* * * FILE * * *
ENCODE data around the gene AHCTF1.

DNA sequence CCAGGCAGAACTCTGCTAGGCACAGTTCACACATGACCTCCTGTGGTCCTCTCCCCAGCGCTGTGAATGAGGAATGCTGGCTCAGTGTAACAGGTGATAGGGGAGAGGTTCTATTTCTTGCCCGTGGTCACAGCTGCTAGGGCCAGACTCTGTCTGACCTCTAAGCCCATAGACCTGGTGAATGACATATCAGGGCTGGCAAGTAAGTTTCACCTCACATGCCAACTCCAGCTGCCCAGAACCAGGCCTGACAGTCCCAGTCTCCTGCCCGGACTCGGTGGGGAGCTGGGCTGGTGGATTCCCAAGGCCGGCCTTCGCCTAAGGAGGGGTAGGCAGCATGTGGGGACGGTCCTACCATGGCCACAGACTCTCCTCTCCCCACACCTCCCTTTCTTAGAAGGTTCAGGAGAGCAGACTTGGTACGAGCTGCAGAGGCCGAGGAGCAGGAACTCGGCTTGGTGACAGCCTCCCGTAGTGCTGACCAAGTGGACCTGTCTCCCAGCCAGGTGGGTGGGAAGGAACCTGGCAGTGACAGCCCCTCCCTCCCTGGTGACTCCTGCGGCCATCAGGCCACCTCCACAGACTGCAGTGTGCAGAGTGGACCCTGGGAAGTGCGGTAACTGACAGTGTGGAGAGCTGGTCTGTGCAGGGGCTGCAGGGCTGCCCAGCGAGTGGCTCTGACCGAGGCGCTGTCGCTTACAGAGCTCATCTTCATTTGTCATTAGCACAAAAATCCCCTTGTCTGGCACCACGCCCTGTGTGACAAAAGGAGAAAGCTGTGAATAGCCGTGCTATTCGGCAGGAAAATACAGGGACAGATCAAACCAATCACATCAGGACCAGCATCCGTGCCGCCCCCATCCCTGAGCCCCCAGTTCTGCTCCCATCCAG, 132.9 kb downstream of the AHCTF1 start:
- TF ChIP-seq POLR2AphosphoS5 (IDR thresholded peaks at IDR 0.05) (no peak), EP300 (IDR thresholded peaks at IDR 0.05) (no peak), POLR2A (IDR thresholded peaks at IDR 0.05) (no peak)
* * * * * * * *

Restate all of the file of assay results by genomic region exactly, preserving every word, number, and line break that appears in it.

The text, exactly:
ENCODE data around the gene AHCTF1.

DNA sequence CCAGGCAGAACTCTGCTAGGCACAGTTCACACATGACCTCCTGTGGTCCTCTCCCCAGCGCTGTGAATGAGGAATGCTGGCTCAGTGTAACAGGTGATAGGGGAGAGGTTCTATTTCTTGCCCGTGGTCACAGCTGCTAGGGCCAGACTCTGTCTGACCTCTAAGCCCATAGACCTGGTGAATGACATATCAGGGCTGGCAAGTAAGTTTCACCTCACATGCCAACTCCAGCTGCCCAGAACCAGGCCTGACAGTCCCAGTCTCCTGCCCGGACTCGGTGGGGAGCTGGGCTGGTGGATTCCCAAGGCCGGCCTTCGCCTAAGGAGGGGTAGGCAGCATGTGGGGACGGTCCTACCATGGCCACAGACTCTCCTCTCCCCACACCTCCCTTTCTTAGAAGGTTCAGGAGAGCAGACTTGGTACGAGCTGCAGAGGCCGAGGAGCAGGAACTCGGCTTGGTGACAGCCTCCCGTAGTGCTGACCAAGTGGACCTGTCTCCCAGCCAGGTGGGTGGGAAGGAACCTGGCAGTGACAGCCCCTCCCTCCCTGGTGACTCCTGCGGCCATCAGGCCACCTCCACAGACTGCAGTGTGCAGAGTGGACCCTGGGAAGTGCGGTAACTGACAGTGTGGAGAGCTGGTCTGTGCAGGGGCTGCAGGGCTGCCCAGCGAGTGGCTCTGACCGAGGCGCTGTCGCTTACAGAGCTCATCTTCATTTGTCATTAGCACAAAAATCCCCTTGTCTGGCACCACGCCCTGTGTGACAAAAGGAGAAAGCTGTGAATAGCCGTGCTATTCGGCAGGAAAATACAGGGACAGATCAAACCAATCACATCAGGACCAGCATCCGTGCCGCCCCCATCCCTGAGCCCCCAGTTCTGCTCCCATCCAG, 132.9 kb downstream of the AHCTF1 start:
- TF ChIP-seq POLR2AphosphoS5 (IDR thresholded peaks at IDR 0.05) (no peak), EP300 (IDR thresholded peaks at IDR 0.05) (no peak), POLR2A (IDR thresholded peaks at IDR 0.05) (no peak)